Eleven Crumbl Cookie locations, including four in Utah, are in violation of child labor laws, the U.S. Department of Labor announced Tuesday.
The 11 Crumbl Cookie operators in six states are facing financial penalties for allowing young employees — many only 14 or 15 years old — to work more hours than permitted by law or in hazardous or prohibited conditions.
The U.S. Department of Labor's Wage and Hour Division found violations affecting 46 workers at some Crumbl Cookies franchisees in California, Minnesota, New Hampshire, Tennessee, Utah and Washington, according to a statement from the Labor Department. The violations range from minor employees working longer and later than allowed by law to minors operating "potentially dangerous" ovens and machinery.
Whether school is in session or not, 14- and 15-year-old workers cannot work more than eight hours per day or exceed 40 hours per workweek, the statement says. In addition, employers must not allow 14- and 15-year-olds to work before 7 a.m. or after 7 p.m. on any day, except from June 1 through Labor Day, when nighttime work hours are extended to 9 p.m. All workers under the age of 18 are banned from occupations considered hazardous by federal law, the Labor Department said.
"Employers must ensure that part-time employment does not jeopardize the safety or education of young workers," said Wage and Hour Division Regional Administrator Betty Campbell in the statement. "It is the responsibility of every employer who hires minor workers to understand child labor laws, and comply with them or potentially face costly consequences."
The division completed child labor investigations at the following Utah Crumbl locations:
- Operator: BE Bountiful LLC.
- Minors impacted: 9.
- Penalties: $7,423.
- Operator: BE Centerville LLC.
- Minors impacted: 5.
- Penalties: $3,624.
- Operator: Farr Bakeries LLC.
- Minors impacted: 3.
- Penalties: $5,460.
- Operator: SBP Investments II LLC.
- Minors impacted: 1.
- Penalties: $1,820.
Crumbl issued a statement Tuesday afternoon saying that it is committed to “a safe and welcoming work environment for all of our franchisees and their employees. We take any violation of federal labor laws very seriously. We were deeply disappointed to learn that a small number of our franchised locations were found to be in violation of these laws.”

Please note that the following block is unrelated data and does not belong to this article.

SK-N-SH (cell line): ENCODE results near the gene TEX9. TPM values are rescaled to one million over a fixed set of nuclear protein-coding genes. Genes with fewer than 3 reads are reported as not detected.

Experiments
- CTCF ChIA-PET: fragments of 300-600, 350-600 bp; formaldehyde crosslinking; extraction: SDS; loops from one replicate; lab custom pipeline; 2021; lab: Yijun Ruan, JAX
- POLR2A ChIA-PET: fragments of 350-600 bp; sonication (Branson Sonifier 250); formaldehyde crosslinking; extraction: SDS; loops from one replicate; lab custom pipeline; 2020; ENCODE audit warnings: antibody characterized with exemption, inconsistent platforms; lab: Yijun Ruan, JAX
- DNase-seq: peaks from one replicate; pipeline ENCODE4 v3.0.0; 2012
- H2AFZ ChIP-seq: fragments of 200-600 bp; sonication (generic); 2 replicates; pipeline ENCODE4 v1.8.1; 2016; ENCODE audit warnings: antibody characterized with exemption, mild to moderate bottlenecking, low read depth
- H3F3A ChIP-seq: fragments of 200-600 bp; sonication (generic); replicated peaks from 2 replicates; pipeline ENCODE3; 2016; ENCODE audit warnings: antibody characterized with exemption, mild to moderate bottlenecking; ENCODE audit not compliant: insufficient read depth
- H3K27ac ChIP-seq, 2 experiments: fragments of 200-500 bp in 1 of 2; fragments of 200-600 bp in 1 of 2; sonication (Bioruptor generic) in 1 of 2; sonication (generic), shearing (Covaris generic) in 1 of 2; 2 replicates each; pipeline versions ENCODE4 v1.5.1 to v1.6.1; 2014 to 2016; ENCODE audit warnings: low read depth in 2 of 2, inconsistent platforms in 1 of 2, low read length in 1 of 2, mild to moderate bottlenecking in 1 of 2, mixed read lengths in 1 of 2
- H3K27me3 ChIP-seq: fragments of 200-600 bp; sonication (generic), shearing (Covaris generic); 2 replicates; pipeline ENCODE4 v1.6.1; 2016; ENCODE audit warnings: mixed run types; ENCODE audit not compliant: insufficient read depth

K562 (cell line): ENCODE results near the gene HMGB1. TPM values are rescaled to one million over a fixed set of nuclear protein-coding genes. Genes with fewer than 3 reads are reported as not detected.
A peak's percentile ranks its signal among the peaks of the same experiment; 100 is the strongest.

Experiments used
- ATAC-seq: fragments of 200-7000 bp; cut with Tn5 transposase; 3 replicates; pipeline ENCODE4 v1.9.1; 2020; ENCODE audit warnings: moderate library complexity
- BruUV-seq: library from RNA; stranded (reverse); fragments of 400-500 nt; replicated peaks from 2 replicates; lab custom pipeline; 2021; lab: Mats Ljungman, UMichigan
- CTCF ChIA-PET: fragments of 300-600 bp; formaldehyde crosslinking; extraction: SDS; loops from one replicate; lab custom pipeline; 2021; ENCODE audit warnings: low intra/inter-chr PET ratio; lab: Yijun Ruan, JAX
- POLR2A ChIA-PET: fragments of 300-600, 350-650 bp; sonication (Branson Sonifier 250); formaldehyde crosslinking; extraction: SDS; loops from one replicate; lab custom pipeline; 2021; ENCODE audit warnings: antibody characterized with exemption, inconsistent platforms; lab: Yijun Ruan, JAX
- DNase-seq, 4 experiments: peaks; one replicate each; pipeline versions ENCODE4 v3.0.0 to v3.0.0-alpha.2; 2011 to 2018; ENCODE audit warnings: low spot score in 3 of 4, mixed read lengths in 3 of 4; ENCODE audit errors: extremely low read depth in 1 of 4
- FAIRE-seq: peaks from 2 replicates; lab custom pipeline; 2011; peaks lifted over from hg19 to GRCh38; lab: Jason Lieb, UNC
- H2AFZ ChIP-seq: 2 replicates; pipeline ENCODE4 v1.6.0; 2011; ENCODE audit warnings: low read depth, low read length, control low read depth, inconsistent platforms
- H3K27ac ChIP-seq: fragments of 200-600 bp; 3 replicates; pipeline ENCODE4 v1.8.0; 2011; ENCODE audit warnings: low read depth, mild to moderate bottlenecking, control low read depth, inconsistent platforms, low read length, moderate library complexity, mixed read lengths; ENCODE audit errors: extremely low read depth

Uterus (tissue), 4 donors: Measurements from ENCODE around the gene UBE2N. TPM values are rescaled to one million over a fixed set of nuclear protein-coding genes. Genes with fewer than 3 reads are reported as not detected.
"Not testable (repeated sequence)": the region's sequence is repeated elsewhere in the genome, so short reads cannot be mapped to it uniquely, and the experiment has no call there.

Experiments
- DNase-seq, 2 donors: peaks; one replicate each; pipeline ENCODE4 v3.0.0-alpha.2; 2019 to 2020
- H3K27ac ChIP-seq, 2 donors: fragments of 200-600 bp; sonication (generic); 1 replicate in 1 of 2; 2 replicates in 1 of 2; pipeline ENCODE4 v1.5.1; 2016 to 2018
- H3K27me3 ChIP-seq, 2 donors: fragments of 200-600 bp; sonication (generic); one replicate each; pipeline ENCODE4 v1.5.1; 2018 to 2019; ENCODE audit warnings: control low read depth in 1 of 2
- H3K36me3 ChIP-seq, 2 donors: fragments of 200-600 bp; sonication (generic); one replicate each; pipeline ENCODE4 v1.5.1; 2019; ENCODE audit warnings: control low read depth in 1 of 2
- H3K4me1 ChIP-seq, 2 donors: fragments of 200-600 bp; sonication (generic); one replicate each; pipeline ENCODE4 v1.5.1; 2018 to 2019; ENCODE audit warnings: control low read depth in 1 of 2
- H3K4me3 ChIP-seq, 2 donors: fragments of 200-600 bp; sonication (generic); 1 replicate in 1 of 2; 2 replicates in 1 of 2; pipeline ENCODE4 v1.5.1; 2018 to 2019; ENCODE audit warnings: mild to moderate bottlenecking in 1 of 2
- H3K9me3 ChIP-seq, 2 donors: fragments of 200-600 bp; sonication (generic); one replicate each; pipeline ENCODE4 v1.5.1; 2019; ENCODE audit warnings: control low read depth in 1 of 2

Crumbl officials said they are “actively working to understand what has occurred at these specific store locations and will take appropriate action to ensure that all of our franchisees are fully compliant with the law. We apologize to any of our franchisees’ employees who may have been affected by this situation and want to assure the public that we are committed to upholding the highest standards of integrity and compliance at every Crumbl location.”
Earlier this year, Crumbl fired the first shot in Utah's ongoing “cookie wars,” filing a federal lawsuit accusing rivals Dirty Dough and Crave of what it calls "confusingly similar" logos, websites and other marketing materials. The lawsuit also accused Dirty Dough of copying recipes, claiming the founder's brother is a former Crumbl employee.
The suits, filed in the U.S. District Court on May 10, indicate that Crumbl is seeking triple damages from Crave and Dirty Dough, in an amount deemed fair by the court. An amended lawsuit against Crave was filed June 29.
Additionally, the suits filed against Crave claim that Crave co-founder Trent English toured a Crumbl location and even applied to be a franchisee shortly before starting his own business in 2019.
Crave filed a response to the lawsuit on June 8, denying that English ever applied for or was denied a Crumbl franchise. It also denies that Crave is in violation of any intellectual property rights.
The lawsuit against Dirty Dough claims that Bradley Maxwell, identified as a Dirty Dough founder, was a process engineer at Crumbl from March 2019 through June 2019. Through this position, he became familiar with Crumbl's recipes, methods and formulas, as well as its branding identity, the lawsuits allege.
He also signed agreements stating he would not expose this confidential, insider information at any time during or after his employment, according to Crumbl.
In Dirty Dough's response to the lawsuit, the company said only that Maxwell worked for Crumbl in 2019 and denied all allegations of wrongdoing.